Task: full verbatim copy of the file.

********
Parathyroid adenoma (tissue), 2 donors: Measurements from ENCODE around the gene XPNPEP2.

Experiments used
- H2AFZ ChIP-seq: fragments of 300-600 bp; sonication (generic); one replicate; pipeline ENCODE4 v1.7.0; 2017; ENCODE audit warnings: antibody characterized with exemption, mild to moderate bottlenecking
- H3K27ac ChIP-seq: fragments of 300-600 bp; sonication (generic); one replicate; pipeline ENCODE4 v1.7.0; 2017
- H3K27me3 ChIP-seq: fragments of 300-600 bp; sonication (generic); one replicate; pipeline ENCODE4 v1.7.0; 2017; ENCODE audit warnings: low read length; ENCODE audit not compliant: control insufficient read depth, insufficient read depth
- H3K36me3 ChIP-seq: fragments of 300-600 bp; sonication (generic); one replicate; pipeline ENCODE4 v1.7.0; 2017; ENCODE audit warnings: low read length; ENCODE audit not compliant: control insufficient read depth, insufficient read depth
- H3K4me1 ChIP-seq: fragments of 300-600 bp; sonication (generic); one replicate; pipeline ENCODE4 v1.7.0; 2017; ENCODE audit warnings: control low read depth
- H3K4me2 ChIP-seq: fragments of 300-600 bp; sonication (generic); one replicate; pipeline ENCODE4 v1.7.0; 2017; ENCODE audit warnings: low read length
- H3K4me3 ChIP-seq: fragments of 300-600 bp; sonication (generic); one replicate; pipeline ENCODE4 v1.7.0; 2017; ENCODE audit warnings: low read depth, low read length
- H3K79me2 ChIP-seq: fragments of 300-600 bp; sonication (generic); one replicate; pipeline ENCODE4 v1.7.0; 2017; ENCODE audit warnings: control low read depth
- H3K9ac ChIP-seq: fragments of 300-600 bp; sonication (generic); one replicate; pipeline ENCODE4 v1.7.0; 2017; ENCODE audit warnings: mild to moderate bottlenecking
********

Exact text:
Parathyroid adenoma (tissue), 2 donors: Measurements from ENCODE around the gene XPNPEP2.

Experiments used
- H2AFZ ChIP-seq: fragments of 300-600 bp; sonication (generic); one replicate; pipeline ENCODE4 v1.7.0; 2017; ENCODE audit warnings: antibody characterized with exemption, mild to moderate bottlenecking
- H3K27ac ChIP-seq: fragments of 300-600 bp; sonication (generic); one replicate; pipeline ENCODE4 v1.7.0; 2017
- H3K27me3 ChIP-seq: fragments of 300-600 bp; sonication (generic); one replicate; pipeline ENCODE4 v1.7.0; 2017; ENCODE audit warnings: low read length; ENCODE audit not compliant: control insufficient read depth, insufficient read depth
- H3K36me3 ChIP-seq: fragments of 300-600 bp; sonication (generic); one replicate; pipeline ENCODE4 v1.7.0; 2017; ENCODE audit warnings: low read length; ENCODE audit not compliant: control insufficient read depth, insufficient read depth
- H3K4me1 ChIP-seq: fragments of 300-600 bp; sonication (generic); one replicate; pipeline ENCODE4 v1.7.0; 2017; ENCODE audit warnings: control low read depth
- H3K4me2 ChIP-seq: fragments of 300-600 bp; sonication (generic); one replicate; pipeline ENCODE4 v1.7.0; 2017; ENCODE audit warnings: low read length
- H3K4me3 ChIP-seq: fragments of 300-600 bp; sonication (generic); one replicate; pipeline ENCODE4 v1.7.0; 2017; ENCODE audit warnings: low read depth, low read length
- H3K79me2 ChIP-seq: fragments of 300-600 bp; sonication (generic); one replicate; pipeline ENCODE4 v1.7.0; 2017; ENCODE audit warnings: control low read depth
- H3K9ac ChIP-seq: fragments of 300-600 bp; sonication (generic); one replicate; pipeline ENCODE4 v1.7.0; 2017; ENCODE audit warnings: mild to moderate bottlenecking